Table 2.- Advantages and disadvantages of each migration technique.
Although it’s usually recommended to use an automatic migration approach for an SPO and ODFB Tenant to Tenant migration, there may be scenarios where a manual approach for migration is not feasible. Table 3 demonstrates when to use each approach depending on the migration scenario.
|Criteria||Manual Approach||Automatic Approach (Custom Solution)||Automatic Approach (Third-party tool)|
|No budget restrictions||✔||✔|
|Budget restrictions, but there are resources (developers) available for the migration||✔|
|Time restrictions for doing the migration||✔|
|No time restrictions for doing the migration||✔||✔|
|Migration errors and issues should be minimized||✔|
|Batched migration is possible and easy to setup||✔||✔|
|Migration of metadata, document versions and permissions are not required||✔|
|Migration of metadata, document versions and permissions are required||✔||✔|
|Migration of Lists is required||✔||✔|
|Migration of special SharePoint instruments (Workflows, Managed Metadata, etc.)||✔||✔|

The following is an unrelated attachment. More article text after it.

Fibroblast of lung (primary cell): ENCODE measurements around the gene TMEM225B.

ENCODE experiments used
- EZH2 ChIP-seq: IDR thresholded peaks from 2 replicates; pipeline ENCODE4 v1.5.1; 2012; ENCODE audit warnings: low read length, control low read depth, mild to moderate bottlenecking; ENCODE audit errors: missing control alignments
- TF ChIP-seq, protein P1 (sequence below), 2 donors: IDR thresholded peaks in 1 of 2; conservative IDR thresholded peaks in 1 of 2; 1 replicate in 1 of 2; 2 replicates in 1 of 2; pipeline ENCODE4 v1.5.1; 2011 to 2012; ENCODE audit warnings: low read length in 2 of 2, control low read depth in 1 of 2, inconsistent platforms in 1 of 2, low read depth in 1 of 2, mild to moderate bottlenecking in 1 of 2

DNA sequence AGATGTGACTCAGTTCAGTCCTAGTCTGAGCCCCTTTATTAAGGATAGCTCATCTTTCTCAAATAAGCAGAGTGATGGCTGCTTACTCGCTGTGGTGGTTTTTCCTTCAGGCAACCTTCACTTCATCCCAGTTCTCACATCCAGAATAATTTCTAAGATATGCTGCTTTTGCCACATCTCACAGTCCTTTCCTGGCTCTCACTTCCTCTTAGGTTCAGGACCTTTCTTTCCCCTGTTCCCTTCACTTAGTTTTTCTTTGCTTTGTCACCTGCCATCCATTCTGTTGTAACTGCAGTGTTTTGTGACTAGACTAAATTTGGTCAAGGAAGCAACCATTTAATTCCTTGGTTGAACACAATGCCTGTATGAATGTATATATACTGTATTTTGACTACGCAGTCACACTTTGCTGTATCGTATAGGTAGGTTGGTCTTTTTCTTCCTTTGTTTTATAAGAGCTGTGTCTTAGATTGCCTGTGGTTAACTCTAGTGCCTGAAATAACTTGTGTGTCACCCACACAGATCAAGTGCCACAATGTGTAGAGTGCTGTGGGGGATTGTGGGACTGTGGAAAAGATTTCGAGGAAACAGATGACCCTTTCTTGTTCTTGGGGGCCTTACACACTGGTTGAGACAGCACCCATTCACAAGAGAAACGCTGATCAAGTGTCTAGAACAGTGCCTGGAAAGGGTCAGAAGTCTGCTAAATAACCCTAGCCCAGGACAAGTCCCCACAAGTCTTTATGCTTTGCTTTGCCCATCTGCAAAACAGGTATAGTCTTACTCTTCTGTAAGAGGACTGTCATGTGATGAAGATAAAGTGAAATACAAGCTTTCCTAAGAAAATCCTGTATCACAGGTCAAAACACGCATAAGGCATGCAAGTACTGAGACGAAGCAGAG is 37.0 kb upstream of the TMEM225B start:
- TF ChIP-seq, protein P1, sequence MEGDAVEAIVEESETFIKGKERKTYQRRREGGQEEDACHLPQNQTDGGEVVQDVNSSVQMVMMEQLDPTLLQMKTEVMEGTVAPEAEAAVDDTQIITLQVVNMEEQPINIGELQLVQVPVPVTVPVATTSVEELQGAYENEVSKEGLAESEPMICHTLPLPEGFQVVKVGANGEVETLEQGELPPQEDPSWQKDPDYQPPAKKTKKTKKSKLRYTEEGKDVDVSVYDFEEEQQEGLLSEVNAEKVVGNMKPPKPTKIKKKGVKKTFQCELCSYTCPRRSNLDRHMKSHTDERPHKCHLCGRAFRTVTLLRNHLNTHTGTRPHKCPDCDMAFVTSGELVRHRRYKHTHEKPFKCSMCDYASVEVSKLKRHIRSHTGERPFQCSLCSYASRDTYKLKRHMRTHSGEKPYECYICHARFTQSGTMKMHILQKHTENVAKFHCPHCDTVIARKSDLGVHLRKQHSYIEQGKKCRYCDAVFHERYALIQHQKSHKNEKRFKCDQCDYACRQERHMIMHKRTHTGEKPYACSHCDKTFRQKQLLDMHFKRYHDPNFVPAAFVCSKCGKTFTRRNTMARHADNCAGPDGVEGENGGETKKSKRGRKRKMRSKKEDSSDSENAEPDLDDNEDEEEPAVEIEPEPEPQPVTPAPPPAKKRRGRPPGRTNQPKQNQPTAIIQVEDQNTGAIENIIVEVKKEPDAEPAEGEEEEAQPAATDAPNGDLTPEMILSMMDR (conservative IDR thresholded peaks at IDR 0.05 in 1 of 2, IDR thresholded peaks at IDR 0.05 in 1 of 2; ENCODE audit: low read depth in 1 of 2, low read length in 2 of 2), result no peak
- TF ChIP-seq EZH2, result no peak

Table 3.- When to use each migration approach.
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Gustavo Velez is a senior solutions architect specialized in integration of Microsoft software and Microsoft MVP Office Apps & Services. In his many years of experience developing and working with Windows and Office applications, Gustavo has given seminars/training in SharePoint as well as doing private consultancy work, and his articles can be found in many of the leading trade magazines in English, Dutch, German and Spanish. He is webmaster of http://www.gavd.net, the principal Spanish-language site dedicated to SharePoint. Gustavo is author of ten books about SharePoint, and founder and editor of CompartiMOSS (http://www.compartimoss.com), the reference magazine about Microsoft technologies for the Spanish-speaking community.